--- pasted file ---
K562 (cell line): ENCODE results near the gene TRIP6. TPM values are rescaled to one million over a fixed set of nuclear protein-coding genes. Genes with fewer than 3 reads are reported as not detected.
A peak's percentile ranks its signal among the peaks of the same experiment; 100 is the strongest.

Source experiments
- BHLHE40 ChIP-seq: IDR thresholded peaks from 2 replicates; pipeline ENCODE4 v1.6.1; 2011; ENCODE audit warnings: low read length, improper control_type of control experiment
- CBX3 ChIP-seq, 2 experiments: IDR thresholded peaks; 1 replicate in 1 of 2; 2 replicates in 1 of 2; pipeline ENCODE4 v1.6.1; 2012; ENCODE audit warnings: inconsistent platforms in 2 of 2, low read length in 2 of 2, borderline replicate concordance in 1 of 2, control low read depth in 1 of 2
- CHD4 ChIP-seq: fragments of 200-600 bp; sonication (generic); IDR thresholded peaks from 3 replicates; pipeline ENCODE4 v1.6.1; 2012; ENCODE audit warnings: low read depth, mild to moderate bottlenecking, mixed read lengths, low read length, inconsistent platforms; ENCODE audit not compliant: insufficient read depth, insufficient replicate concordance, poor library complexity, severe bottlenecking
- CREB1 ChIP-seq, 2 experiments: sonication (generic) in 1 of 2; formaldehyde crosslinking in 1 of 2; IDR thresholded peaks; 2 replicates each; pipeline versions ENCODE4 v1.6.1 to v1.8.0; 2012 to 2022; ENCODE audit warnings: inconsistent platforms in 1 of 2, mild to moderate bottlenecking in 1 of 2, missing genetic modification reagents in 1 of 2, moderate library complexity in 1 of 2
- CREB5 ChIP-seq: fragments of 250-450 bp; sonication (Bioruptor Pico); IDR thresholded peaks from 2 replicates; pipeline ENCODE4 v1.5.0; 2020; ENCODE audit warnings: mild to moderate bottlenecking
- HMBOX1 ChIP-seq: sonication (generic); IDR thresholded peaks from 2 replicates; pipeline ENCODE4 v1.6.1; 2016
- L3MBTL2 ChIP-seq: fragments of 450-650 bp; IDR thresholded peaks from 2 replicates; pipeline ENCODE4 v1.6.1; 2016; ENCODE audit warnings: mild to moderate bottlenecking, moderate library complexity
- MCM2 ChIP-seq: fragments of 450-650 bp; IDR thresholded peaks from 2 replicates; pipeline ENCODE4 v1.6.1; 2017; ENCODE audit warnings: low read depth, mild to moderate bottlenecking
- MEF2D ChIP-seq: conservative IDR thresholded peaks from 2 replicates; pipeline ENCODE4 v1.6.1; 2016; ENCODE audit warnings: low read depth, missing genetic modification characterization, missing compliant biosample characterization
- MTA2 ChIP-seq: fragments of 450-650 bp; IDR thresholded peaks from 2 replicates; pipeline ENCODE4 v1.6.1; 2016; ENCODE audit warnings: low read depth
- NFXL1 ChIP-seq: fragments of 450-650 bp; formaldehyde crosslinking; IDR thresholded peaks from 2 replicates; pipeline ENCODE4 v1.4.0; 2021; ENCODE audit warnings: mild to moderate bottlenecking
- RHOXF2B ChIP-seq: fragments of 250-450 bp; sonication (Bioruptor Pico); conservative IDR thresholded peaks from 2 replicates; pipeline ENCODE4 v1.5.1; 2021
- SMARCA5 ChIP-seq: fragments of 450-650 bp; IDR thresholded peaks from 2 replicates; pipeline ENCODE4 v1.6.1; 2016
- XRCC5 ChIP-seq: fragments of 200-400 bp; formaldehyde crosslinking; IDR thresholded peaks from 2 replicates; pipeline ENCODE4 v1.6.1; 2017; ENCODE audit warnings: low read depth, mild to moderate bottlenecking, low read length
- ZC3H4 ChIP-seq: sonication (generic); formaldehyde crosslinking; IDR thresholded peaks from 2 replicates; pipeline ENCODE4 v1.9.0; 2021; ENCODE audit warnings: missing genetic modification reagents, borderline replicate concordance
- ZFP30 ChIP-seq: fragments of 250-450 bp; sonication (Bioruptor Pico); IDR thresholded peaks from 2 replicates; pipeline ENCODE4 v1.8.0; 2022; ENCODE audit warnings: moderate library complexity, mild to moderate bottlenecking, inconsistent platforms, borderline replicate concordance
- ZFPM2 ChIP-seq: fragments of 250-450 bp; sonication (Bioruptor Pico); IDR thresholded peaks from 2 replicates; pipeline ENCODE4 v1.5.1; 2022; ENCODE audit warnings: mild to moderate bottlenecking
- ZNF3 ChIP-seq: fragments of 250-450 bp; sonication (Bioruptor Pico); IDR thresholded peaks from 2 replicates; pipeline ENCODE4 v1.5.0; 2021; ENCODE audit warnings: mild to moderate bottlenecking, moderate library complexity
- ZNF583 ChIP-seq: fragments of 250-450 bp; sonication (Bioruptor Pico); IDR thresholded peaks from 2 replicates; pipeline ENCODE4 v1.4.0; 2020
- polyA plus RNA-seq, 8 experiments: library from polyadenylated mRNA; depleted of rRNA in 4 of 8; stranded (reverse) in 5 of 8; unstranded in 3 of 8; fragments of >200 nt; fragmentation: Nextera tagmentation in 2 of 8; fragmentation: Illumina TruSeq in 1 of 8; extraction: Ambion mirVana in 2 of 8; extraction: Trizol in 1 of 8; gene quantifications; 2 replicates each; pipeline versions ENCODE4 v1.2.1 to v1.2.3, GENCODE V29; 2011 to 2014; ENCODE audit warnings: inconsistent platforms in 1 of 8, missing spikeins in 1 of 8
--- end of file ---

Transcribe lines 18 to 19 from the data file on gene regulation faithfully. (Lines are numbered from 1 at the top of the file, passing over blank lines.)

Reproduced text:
- ZC3H4 ChIP-seq: sonication (generic); formaldehyde crosslinking; IDR thresholded peaks from 2 replicates; pipeline ENCODE4 v1.9.0; 2021; ENCODE audit warnings: missing genetic modification reagents, borderline replicate concordance
- ZFP30 ChIP-seq: fragments of 250-450 bp; sonication (Bioruptor Pico); IDR thresholded peaks from 2 replicates; pipeline ENCODE4 v1.8.0; 2022; ENCODE audit warnings: moderate library complexity, mild to moderate bottlenecking, inconsistent platforms, borderline replicate concordance